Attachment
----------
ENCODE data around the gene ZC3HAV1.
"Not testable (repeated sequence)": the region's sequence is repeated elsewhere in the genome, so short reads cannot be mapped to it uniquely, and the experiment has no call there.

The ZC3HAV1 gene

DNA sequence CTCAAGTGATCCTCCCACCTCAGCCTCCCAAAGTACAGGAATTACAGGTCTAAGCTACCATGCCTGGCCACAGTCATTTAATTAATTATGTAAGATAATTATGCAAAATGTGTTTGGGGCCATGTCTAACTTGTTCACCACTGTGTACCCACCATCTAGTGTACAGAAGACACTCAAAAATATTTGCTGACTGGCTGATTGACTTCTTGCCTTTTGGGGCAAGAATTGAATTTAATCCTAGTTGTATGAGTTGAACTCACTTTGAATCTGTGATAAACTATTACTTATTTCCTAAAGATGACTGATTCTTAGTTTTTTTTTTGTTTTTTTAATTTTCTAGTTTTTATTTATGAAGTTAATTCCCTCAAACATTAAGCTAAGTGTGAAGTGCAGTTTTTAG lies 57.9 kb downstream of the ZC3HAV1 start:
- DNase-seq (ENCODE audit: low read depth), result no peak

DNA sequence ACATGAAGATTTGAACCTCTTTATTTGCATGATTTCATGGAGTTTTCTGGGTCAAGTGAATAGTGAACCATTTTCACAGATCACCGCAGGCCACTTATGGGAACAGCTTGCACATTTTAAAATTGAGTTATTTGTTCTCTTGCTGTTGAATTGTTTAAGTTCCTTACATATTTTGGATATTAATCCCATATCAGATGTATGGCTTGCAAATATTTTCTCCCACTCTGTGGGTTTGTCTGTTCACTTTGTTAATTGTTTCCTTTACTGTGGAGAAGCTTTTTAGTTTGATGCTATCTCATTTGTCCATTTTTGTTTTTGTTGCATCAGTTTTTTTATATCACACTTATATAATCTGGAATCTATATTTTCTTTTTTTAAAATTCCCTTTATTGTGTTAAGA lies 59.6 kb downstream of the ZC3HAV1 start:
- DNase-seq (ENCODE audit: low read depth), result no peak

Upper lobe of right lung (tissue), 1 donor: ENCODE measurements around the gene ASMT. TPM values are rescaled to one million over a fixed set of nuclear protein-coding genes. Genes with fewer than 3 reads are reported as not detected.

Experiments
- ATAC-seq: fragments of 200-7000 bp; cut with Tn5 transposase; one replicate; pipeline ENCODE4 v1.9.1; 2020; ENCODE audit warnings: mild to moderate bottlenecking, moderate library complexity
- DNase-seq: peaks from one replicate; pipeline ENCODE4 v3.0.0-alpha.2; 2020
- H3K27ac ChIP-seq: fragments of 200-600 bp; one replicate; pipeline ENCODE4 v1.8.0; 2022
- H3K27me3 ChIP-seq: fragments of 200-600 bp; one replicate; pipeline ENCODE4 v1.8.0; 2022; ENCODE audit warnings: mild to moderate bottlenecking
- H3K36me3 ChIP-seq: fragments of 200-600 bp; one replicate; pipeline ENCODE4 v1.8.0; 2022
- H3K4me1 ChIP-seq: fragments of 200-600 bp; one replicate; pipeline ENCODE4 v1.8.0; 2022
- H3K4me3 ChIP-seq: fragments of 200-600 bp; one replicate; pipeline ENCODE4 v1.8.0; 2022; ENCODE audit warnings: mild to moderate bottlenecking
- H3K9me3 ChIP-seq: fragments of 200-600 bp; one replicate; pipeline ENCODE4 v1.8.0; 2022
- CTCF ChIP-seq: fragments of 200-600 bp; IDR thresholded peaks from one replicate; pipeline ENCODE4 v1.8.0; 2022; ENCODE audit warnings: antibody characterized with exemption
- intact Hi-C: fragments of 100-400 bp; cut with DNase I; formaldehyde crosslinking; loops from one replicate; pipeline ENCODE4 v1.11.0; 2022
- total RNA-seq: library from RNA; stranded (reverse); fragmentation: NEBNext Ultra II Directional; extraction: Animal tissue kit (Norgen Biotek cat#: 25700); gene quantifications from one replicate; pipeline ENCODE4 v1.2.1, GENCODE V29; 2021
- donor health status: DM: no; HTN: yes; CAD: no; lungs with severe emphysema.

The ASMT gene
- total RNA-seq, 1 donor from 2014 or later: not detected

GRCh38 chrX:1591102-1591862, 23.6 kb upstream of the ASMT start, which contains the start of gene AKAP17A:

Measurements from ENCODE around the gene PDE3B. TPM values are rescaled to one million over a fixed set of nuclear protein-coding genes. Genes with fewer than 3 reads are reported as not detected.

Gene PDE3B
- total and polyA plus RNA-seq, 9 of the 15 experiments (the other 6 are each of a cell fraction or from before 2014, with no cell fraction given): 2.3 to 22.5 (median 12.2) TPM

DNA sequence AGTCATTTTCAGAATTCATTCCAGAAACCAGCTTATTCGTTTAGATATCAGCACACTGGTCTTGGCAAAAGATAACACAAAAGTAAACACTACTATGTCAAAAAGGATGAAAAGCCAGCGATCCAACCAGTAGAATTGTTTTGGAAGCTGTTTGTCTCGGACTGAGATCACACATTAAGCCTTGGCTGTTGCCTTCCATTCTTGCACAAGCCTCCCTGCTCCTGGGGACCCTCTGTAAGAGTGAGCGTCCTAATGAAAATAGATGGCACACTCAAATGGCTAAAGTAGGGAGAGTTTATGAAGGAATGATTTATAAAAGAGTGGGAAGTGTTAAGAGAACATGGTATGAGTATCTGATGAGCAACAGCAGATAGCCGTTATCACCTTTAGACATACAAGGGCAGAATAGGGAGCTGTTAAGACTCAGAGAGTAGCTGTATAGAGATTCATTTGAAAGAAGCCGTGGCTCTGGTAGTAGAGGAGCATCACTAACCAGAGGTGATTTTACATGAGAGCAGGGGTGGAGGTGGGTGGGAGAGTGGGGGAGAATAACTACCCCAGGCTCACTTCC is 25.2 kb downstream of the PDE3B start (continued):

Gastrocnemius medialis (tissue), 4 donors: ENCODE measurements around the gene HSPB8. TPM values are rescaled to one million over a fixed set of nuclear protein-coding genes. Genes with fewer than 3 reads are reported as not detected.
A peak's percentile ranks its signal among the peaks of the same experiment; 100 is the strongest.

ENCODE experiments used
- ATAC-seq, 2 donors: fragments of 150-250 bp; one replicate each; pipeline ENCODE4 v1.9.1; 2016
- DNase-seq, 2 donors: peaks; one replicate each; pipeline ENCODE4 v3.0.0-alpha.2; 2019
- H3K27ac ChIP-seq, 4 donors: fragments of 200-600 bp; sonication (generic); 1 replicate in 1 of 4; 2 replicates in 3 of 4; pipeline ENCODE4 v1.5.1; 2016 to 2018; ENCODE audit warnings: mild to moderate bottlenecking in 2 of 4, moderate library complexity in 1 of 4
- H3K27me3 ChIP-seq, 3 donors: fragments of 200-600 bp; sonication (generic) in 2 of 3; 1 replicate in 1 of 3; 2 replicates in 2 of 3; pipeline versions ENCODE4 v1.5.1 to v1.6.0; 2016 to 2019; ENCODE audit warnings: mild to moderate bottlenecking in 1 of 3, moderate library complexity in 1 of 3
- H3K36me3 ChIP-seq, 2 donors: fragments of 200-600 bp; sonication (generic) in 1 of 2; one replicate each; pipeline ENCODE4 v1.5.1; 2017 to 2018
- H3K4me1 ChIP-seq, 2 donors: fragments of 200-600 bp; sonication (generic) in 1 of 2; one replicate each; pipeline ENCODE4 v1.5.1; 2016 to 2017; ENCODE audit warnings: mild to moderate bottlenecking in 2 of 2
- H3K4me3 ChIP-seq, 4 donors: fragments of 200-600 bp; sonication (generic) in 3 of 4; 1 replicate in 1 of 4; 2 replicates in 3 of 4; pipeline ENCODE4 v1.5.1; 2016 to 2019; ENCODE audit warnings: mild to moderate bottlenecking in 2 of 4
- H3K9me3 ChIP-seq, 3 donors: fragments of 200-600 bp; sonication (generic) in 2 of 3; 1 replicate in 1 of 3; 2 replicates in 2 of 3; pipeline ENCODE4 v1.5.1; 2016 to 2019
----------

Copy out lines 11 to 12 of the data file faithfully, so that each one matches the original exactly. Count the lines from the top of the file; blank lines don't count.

- DNase-seq: peaks from one replicate; pipeline ENCODE4 v3.0.0-alpha.2; 2020
- H3K27ac ChIP-seq: fragments of 200-600 bp; one replicate; pipeline ENCODE4 v1.8.0; 2022